“We’ve heard that people like to make memes about Doug Ford. Could you describe one of them?” asks a journalist from a mainstream media outlet.
“I’m sorry, I can’t,” replies Amina Vance, an 18-year-old organizer of the Students Say No (SSN) group fighting Ford’s cuts to public education. “Let me tell you another story.”
Memes are low-hanging fruit for reporters hoping to play up the youth and social-media savvy of high-school organizers – but a bustling social movement they do not make. Amina is right: there is a better story here.
Since coming to power, Ontario’s premier, Doug Ford, has relentlessly attacked public education: proposing a 20 per cent education funding cut; introducing targeted erosion of arts courses; increasing class sizes and cutting at least 5,844 teachers’ jobs; slashing the Ontario Autism Program, Indigenous curricula, and post-secondary financial assistance; introducing mandatory e-learning and a classroom cellphone ban; and slashing $100 million from a school repair fund.
But students of all ages have been relentless, too. On April 4, nearly 200,000 high-school and middle-school students across Ontario walked out of their classes in protest of Ford’s devastating cuts to education. More than 700 schools participated in the largest student walkout in Canadian history. Reporters and older activists alike are asking: how did high schoolers pull it off?
Students Say No is a coalition of students from across the province that formed to demand a reversal of Ford’s cuts. As SSN’s walkouts unfolded, I watched Ford and the mainstream media repeat the same shallow and tired narratives about youth movements – that they’re “political ploys” orchestrated by teachers or unions, and that their success can be chalked up to social media finesse. But when I dug a little deeper, I was excited by the new – and old – organizing tactics that the SSN activists were using. I wondered: what could older activists learn from this new generation of radicals? And given the potential for an Ontario teachers’ strike after the expiration of their collective agreements on August 31, what could solidarity between teachers and students look like?
The ladder to mass high-school mobilization
Before becoming a core organizer with SSN, Savi Gellatly-Ladd – who is 16 years old – was organizing with Not Just Rumours, a student group protesting sexual misconduct in schools. Amina had just graduated high school in June and was organizing with groups like the Ontario Coalition Against Poverty. Both of them come from families of organizers, and Amina and Savi finally met one another at a Fight for $15 and Fairness action in November of 2018.
When I sat down with them, both articulated a political analysis of capitalism that was far more incisive than what I had at their age. Education is “one of the last […] strongholds against a real age of austerity,” Amina tells me. Savi adds that education is “useful for fighting against oppression,” particularly given that the high-school content on the chopping block is that which directly challenges systems of oppression, like curriculum revisions called for by the Truth and Reconciliation Commission.
Ford’s cuts to education are “a specific attack on people’s ability to think,” continues Amina. “A deeply broken system can only self-sustain when people are uneducated about how messed up it is.” That’s why Amina and Savi have been trying to help their peers, and the public, understand how Ford’s cuts fit into a broader program of austerity and hard-right social conservativism.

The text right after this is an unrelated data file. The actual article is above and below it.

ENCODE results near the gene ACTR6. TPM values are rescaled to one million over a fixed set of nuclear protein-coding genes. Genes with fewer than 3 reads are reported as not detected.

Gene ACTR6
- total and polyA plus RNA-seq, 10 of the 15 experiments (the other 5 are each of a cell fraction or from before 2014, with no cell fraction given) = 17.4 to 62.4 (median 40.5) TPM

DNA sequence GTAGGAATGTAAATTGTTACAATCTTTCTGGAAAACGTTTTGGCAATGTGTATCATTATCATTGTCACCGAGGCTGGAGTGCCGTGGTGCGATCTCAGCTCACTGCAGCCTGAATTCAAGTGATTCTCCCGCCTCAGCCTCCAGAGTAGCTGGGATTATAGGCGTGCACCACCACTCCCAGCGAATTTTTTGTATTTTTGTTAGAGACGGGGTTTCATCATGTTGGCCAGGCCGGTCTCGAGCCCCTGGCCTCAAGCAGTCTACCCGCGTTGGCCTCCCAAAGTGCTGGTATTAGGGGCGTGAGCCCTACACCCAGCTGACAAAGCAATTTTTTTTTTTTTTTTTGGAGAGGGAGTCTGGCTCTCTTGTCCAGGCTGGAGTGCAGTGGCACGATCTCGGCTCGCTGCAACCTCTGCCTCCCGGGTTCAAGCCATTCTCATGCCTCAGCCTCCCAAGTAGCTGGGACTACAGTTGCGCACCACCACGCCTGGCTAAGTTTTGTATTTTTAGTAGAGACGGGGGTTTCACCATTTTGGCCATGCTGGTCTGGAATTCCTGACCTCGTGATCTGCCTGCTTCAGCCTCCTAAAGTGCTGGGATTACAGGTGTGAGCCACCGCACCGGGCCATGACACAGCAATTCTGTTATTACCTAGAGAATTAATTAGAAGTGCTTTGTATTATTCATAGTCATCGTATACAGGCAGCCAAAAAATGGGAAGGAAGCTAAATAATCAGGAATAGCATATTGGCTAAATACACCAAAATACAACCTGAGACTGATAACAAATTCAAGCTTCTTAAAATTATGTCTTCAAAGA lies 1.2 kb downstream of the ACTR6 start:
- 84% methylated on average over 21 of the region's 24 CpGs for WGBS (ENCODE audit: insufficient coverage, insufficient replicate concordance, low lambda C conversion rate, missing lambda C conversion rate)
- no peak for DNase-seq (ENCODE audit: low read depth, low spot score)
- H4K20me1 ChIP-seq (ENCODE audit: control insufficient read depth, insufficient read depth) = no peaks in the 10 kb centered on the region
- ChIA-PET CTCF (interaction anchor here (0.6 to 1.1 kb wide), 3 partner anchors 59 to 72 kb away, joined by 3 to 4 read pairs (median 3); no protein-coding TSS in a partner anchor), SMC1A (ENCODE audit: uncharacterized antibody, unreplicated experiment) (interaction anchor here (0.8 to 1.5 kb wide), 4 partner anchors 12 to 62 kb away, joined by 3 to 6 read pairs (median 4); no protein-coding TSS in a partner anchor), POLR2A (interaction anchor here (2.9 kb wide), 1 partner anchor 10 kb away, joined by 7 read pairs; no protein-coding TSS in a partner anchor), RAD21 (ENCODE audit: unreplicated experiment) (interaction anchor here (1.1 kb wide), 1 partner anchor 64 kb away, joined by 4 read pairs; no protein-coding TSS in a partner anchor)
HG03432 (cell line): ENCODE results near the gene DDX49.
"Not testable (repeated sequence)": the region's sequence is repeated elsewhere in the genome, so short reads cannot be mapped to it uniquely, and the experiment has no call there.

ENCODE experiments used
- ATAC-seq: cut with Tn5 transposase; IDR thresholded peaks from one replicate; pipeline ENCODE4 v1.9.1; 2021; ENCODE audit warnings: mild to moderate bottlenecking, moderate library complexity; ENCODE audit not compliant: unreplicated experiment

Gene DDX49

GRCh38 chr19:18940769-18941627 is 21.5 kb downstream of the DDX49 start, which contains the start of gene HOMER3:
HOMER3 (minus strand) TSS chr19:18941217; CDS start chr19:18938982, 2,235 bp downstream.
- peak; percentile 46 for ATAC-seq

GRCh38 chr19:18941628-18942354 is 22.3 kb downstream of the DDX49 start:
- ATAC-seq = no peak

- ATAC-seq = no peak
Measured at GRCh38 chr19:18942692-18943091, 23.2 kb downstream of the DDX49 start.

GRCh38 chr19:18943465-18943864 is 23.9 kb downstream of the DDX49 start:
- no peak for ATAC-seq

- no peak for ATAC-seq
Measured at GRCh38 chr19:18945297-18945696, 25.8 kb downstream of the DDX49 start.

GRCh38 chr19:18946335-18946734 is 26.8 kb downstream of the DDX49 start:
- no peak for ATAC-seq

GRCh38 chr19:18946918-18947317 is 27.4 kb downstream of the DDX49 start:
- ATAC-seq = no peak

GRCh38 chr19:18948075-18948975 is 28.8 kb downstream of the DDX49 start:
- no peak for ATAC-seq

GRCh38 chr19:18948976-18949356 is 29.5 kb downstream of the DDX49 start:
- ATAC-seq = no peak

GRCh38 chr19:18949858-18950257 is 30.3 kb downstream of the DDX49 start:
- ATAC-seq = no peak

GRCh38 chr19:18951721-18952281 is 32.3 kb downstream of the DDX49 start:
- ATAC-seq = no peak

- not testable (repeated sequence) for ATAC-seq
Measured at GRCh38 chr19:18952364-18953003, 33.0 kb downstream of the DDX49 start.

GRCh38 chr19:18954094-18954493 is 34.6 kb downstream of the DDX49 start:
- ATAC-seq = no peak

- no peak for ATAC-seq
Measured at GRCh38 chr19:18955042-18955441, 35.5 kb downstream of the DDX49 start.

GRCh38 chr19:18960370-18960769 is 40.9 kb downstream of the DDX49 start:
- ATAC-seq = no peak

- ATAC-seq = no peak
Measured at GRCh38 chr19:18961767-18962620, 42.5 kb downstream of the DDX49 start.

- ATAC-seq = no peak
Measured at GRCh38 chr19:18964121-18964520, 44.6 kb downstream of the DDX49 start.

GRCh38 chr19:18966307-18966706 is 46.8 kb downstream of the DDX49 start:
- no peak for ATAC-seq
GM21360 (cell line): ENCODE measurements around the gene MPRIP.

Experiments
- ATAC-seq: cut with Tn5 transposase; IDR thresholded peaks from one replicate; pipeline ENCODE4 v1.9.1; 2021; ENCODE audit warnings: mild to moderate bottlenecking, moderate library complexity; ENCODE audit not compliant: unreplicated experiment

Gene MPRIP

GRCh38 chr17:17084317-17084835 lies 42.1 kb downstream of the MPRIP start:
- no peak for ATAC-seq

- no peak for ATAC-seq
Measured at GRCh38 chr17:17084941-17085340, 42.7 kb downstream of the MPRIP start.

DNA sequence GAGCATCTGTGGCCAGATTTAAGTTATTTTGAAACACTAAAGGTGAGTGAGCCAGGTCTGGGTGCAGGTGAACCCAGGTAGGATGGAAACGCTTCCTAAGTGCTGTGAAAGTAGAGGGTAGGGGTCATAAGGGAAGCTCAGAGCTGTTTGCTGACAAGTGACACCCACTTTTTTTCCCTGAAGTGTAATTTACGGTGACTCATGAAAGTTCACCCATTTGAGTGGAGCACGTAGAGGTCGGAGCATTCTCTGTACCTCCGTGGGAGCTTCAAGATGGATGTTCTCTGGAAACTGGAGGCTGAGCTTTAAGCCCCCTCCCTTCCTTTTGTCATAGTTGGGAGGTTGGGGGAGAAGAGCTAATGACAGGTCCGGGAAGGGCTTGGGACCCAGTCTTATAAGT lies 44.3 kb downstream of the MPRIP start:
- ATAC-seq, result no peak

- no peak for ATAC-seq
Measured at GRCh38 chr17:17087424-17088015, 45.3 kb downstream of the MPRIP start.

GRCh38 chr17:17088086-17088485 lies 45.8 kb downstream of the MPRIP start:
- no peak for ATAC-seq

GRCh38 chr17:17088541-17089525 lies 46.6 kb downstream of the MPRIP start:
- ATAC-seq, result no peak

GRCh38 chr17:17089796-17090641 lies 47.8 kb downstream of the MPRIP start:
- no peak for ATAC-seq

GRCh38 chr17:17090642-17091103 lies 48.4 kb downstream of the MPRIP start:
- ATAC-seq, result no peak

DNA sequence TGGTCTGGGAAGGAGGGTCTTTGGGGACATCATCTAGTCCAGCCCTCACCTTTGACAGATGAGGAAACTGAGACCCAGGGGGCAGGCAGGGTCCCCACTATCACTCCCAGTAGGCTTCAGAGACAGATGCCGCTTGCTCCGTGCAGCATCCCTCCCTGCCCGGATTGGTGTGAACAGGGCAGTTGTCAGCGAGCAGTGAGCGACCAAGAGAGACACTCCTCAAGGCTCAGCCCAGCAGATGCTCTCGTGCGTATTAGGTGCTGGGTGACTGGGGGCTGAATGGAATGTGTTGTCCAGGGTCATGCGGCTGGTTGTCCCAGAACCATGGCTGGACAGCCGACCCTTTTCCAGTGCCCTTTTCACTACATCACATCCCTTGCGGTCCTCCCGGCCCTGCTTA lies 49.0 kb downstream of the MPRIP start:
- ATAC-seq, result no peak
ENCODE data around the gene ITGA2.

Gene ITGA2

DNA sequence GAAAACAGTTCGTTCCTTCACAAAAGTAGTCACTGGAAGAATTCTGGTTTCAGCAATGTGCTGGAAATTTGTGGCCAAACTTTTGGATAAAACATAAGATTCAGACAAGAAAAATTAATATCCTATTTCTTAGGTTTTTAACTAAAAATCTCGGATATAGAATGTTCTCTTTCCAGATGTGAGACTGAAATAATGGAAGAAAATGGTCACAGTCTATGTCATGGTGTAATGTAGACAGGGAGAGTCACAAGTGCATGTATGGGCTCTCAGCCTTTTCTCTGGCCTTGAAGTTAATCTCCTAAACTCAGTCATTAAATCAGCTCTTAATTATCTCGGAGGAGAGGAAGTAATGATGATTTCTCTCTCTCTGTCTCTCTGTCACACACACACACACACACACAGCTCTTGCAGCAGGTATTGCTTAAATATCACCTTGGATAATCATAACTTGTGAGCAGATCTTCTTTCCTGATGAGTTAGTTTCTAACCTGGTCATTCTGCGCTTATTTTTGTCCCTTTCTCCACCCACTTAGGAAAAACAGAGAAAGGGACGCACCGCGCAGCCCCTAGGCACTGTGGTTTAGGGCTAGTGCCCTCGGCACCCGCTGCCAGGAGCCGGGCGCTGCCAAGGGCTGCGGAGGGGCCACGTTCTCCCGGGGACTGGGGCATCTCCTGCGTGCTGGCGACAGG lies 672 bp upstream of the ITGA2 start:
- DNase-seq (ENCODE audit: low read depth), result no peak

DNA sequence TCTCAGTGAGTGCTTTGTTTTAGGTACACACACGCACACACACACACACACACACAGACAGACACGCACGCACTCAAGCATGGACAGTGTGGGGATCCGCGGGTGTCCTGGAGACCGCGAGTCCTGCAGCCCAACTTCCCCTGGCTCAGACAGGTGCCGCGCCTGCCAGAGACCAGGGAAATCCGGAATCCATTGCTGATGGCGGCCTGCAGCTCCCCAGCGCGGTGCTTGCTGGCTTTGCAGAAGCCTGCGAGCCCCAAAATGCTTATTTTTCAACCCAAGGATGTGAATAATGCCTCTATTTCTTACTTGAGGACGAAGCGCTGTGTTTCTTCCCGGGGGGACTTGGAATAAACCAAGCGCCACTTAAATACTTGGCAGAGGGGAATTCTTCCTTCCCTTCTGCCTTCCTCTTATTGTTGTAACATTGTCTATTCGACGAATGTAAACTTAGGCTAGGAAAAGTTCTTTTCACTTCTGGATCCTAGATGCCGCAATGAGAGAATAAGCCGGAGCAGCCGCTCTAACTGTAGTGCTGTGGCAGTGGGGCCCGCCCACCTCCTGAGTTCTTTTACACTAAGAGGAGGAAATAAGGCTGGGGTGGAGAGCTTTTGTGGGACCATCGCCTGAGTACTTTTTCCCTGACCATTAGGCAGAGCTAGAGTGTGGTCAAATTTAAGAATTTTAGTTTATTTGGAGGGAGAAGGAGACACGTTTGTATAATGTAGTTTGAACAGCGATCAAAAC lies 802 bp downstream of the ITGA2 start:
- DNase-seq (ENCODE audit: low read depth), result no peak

Ford’s plan – announced in July 2018 – to impose an outdated sex-ed curriculum that lacked discussion of consent, gender identity, and queer relationships was a wake-up call for many. Young people organizing through the March for Our Education – another high-school group protesting Ford’s education cuts – coordinated a campaign called “We the students do not consent.” In September of 2018, 40,000 students from nearly 100 schools across the province walked out of their classes.
For students, taking direct action against the cuts was “a brand new idea for them; the fact that you could have something happen to you and then respond is crazy,” says Amina.
A few months later, students won major concessions around the sex-ed curriculum, wherein consent, sexually diverse relationships, and gender identity would remain in the curriculum, though shifted to later grades. A new generation of young people is becoming radicalized, and that fall they got a taste of what winning feels like.
The sex-ed walkout primed students, as well as administrators, for subsequent mobilizations. In early 2019, Ford announced sweeping cuts to all levels of the public education system, from elementary schools to post-secondary institutions. Using clear messaging, Students Say No was successful in drawing out 200,000 students from more than 700 registered schools – likely an underestimate, given that SSN wasn’t able to process all 3,000 registration requests at the time – to challenge these cuts. Just two days later, 30,000 education workers and allies also rallied at Queen’s Park.
Amina and Savi say SSN’s success can be attributed to: (1) decentralized actions that let local schools and nascent organizers take the lead using SSN toolkits; (2) highly accessible actions, particularly for students organizing under the radar in Conservative ridings; and (3) prioritizing the safety of students.
Although students had walked out in the fall, some still harboured fears of arrest, suspension, and other punishment. Savi reassured her classmates: “This is safe. You’re allowed to do this. This is how a lot of things happen – like, you gotta fight back. You are able to fight back.”